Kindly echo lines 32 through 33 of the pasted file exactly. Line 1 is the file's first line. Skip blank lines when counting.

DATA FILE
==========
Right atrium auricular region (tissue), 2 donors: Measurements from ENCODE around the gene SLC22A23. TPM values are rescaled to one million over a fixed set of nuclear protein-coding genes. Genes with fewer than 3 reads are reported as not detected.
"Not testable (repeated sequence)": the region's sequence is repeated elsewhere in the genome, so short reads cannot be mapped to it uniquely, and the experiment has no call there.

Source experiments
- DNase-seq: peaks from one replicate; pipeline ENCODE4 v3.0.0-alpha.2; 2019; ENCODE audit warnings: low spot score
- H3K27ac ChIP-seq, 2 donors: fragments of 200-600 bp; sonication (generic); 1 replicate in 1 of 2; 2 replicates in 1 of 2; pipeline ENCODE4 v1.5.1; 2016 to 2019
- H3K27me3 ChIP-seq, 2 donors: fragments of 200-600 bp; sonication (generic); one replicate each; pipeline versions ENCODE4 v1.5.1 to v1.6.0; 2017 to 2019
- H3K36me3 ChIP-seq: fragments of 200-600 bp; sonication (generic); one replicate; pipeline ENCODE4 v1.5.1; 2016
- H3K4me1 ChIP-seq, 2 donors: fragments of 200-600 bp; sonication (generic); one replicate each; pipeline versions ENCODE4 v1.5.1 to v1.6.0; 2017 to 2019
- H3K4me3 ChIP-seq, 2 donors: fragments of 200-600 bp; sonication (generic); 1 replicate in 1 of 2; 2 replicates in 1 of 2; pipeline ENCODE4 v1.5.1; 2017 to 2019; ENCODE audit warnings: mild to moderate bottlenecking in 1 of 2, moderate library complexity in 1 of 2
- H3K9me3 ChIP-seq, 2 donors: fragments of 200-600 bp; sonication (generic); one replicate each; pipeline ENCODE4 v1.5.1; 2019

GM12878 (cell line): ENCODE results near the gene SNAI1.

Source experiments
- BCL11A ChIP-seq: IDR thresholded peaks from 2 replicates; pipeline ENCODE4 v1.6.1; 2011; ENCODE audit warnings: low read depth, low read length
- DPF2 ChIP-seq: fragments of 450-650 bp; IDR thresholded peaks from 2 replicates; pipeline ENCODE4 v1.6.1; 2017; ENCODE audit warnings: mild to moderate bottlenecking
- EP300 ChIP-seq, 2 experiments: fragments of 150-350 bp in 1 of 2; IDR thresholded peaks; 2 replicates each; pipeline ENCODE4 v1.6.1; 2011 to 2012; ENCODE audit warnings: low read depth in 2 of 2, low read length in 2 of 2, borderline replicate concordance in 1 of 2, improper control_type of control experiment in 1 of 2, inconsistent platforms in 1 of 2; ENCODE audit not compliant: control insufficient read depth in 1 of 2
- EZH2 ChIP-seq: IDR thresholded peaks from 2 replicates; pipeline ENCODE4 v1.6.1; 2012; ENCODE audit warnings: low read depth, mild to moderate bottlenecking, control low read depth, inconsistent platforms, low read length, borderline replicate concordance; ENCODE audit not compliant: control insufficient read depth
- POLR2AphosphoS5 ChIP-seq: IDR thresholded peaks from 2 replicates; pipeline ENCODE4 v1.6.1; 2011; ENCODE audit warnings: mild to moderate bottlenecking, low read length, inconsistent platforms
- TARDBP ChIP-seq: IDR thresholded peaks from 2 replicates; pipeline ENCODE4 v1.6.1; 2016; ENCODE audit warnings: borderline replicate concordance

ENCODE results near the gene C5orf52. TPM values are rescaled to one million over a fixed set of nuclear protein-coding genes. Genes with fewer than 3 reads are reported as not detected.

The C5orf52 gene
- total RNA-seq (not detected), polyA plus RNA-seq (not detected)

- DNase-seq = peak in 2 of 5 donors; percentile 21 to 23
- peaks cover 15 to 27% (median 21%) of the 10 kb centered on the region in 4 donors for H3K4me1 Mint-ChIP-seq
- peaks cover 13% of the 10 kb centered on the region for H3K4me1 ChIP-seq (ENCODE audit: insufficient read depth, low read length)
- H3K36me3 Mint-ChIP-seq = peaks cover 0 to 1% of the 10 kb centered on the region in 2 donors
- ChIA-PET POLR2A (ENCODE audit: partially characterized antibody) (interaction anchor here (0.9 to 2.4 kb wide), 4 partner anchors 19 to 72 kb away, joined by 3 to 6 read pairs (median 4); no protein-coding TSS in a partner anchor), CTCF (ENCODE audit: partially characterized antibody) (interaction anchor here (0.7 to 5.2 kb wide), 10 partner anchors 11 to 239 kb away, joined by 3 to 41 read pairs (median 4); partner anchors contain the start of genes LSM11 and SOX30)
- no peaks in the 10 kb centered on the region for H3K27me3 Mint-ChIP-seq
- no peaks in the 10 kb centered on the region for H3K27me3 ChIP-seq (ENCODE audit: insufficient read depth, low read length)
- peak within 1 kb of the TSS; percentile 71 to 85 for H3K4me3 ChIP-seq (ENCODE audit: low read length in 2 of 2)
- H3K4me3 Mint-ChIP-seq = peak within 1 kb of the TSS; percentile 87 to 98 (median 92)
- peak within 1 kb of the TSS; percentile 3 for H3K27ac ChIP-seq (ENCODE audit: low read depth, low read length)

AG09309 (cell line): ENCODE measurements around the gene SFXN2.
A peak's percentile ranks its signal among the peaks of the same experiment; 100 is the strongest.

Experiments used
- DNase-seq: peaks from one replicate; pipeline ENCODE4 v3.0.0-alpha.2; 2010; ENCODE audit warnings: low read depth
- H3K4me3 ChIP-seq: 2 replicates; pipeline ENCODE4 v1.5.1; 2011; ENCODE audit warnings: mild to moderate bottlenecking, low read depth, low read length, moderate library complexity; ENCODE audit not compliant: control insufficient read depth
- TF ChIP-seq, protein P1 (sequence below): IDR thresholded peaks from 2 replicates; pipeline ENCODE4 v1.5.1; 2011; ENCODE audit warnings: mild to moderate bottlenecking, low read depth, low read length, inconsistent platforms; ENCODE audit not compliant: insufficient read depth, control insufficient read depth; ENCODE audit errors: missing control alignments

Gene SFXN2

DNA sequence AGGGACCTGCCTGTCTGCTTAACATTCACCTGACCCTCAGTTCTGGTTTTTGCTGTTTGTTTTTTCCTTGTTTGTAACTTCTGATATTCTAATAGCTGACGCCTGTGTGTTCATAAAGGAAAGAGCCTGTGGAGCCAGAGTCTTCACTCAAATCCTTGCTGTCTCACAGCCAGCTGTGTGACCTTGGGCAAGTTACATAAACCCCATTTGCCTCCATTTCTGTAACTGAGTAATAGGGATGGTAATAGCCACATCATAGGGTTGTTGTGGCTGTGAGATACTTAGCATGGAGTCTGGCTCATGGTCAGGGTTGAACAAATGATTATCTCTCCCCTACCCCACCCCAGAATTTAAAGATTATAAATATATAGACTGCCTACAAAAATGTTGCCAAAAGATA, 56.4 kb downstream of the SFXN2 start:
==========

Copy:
AG09309 (cell line): ENCODE measurements around the gene SFXN2.
A peak's percentile ranks its signal among the peaks of the same experiment; 100 is the strongest.